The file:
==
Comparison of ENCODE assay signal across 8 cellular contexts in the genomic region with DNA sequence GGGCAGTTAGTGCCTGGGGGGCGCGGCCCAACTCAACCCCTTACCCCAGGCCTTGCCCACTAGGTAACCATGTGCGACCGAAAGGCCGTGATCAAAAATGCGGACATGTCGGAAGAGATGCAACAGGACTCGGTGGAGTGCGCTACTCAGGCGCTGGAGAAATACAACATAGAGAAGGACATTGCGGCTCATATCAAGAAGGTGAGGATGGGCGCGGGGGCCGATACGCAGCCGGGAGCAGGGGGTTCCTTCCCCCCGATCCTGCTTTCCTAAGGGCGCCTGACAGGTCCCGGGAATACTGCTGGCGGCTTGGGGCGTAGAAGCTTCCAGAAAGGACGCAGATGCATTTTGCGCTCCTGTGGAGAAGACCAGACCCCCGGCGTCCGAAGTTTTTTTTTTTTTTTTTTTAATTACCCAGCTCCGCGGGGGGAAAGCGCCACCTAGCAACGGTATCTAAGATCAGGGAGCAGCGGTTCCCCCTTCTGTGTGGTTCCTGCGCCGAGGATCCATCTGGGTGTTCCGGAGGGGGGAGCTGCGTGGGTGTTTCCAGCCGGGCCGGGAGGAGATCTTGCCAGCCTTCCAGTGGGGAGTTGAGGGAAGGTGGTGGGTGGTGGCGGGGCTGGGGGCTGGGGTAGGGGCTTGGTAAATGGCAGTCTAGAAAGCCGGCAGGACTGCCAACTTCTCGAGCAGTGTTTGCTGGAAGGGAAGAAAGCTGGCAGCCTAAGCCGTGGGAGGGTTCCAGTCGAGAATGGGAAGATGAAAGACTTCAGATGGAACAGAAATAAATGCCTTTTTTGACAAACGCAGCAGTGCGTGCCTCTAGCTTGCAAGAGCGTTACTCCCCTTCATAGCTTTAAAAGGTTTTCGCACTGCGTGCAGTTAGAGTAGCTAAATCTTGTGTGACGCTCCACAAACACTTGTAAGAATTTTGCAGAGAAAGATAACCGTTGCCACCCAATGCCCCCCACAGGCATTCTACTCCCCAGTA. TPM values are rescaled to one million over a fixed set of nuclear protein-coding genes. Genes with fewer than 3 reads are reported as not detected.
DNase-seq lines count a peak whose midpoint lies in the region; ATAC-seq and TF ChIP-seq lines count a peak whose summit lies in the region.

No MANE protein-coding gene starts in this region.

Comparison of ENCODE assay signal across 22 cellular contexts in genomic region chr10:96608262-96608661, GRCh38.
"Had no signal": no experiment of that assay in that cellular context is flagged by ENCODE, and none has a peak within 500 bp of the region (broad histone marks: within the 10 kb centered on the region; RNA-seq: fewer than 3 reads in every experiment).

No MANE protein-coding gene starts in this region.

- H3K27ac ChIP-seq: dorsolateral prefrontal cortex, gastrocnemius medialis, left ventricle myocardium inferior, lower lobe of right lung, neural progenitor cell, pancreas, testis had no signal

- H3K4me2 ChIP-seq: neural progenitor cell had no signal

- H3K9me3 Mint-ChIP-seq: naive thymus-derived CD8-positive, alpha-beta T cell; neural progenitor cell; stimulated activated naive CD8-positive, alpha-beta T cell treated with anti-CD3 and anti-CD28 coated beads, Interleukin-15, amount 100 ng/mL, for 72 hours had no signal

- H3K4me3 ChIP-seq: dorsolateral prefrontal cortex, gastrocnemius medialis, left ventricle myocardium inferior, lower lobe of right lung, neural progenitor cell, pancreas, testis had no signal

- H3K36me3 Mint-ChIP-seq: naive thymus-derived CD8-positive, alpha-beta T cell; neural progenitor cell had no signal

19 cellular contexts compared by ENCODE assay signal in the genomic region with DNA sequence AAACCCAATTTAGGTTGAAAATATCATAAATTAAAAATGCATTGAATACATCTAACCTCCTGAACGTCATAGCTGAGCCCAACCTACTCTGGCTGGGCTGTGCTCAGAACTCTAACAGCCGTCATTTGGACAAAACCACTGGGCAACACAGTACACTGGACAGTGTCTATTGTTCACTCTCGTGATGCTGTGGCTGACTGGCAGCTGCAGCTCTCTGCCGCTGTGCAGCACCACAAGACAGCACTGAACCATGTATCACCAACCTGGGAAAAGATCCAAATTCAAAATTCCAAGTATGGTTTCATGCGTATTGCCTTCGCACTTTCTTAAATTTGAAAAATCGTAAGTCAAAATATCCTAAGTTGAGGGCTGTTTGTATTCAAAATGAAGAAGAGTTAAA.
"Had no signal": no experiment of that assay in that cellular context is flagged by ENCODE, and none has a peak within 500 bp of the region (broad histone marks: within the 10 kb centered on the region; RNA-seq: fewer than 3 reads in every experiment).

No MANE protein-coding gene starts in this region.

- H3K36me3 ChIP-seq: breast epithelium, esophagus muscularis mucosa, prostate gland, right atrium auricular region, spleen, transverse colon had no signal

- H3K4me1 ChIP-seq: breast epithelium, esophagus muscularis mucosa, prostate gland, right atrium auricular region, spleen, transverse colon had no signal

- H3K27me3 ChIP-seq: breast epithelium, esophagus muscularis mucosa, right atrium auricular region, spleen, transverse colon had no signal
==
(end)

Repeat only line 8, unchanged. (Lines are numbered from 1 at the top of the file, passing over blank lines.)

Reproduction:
- H3K4me2 ChIP-seq: neural progenitor cell had no signal